So please, please, please don’t be put off by offal. At least try it before you decide it’s “trash” You might be pleasantly surprised to find that Pasta con le Regaglie is actually quite a “treasure”! I think so. My dad thought so. And, my Uncle Vinnie did too. I wish I could have shared some with them.
Pasta con le Regaglie (Pasta with Giblets)
4 tablespoons olive oil, plus extra if needed
1/2 cup diced pancetta
1 large sweet onion, finely diced
1 large carrot, peeled and finely diced.
1 stalk celery, finely diced
2 pounds chicken hearts, gizzards and livers, rinsed and trimmed of tough tissue and silver skin, and cut into 1/2-inch dice
2 cloves garlic, peeled and crushed
2 tablespoons minced flat-leaf parsley, plus more for garnish
1 bay leaf
3-4 fresh sage leaves
3-4 sprigs of fresh thyme
2 cups red wine
3 tablespoons tomato paste
2 cups chicken stock
1 28 ounce can crushed Italian plum tomatoes (preferably San Marzano)
Salt & freshly ground black pepper to taste
Freshly grated Parmesan or Pecorino-Romano cheese
Heat the oil in a heavy 6-quart pot over medium heat. Add the pancetta and saute for a few minutes until the fat begins to render. Add the onions, carrots and celery and continue to cook, stirring occasionally, for about 8-10 minutes, or until they begin to brown. Add the hearts, gizzards and liver and sauté them for about 10 minutes, also stirring occasionally. Add a little more oil if the pot gets too dry.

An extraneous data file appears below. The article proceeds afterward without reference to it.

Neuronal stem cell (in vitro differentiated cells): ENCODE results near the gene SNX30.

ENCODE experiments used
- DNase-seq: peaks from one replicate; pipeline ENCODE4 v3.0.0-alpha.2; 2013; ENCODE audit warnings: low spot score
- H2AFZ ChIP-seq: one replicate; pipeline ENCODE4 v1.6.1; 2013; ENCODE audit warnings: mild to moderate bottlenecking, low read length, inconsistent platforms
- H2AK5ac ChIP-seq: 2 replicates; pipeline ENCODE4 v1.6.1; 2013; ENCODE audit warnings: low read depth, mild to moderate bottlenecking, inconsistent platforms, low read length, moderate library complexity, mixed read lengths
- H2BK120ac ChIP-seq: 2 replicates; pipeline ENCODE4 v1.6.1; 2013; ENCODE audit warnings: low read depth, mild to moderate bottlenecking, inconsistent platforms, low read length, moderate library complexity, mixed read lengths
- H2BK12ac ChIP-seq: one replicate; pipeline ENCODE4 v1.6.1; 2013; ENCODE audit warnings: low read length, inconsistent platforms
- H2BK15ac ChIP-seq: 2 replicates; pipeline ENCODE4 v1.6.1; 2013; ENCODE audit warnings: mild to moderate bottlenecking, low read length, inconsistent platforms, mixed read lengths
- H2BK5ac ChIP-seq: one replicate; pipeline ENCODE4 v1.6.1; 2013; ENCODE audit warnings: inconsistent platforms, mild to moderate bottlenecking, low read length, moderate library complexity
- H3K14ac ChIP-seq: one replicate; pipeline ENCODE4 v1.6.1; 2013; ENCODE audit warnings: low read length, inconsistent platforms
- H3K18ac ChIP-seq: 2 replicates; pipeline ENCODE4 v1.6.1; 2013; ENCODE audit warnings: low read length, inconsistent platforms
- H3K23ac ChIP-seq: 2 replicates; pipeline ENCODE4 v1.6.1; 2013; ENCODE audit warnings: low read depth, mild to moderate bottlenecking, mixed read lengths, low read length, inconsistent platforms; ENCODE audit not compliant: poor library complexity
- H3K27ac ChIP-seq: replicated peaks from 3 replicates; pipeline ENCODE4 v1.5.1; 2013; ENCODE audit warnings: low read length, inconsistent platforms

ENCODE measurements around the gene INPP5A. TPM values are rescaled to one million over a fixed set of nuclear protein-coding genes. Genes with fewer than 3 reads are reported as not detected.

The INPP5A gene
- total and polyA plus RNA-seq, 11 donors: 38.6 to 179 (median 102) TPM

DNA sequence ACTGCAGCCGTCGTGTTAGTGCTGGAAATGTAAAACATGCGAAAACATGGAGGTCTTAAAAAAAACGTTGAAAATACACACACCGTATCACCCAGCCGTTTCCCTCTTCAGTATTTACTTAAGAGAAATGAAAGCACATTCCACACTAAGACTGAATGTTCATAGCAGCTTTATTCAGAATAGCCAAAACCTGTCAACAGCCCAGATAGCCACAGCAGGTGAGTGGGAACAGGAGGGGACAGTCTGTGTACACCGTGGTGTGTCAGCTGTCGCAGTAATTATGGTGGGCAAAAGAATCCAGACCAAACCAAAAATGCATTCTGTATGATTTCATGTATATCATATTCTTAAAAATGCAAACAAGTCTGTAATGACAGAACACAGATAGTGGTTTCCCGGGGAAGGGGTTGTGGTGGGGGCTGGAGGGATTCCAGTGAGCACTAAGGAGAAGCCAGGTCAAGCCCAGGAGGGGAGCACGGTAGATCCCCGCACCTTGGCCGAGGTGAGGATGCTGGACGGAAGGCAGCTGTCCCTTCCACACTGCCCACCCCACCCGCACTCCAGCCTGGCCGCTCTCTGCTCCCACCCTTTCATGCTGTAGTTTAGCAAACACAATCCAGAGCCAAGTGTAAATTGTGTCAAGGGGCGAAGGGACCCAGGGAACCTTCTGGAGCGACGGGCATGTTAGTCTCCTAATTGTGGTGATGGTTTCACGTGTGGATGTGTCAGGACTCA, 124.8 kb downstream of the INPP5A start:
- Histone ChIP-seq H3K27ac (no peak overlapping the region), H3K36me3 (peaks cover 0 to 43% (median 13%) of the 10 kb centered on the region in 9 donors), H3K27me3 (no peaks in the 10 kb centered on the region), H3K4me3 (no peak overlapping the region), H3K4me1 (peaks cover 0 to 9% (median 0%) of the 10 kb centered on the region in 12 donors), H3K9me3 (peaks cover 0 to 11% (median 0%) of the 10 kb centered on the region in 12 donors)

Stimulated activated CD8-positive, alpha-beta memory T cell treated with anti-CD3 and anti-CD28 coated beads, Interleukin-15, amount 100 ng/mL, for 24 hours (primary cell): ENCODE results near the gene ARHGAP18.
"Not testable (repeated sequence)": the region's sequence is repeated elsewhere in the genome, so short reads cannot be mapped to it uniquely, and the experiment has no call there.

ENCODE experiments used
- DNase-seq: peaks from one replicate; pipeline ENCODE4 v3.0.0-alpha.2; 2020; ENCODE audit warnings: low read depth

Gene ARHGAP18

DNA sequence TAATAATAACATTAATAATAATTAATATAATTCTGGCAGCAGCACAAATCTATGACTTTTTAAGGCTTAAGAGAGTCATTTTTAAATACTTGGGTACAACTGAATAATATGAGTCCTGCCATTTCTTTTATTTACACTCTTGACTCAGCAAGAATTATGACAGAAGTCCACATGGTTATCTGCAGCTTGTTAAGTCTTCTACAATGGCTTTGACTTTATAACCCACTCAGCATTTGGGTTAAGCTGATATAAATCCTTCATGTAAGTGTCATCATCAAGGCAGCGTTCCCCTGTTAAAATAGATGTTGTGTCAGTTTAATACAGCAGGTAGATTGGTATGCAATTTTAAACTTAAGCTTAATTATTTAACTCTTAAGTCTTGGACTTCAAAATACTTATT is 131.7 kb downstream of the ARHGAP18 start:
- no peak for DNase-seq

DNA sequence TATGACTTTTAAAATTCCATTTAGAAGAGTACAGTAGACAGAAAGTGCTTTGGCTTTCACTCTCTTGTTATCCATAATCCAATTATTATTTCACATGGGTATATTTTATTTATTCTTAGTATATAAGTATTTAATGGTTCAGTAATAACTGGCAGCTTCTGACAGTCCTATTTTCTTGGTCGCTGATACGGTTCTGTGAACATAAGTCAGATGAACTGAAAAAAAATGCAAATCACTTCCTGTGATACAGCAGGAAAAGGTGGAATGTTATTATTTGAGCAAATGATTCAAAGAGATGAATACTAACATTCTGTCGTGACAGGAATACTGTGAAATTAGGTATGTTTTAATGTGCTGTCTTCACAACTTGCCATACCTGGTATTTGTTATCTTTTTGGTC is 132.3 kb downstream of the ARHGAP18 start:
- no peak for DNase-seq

Stir the mushrooms, garlic, parsley, bay leaf and sage into the pot and sauté another 2 to 3 minutes.
Add 1 cup of the wine to the pot. Deglaze by scraping up any brown bits on the bottom. Raise heat and bring wine to a boil. Continue to boil until wine is reduced by half.
Whisk the rest of the wine and tomato paste together in a small bowl. Add to the pot along with the stock and crushed tomatoes. Bring up to a boil and then reduce down to medium heat and simmer, uncovered, for about 1 hour, until the sauce has reduced and is nice and thick.
Add salt, pepper and grated cheese to taste.
Serve either with a loaf of crusty Italian bread, or over pasta, rice or polenta.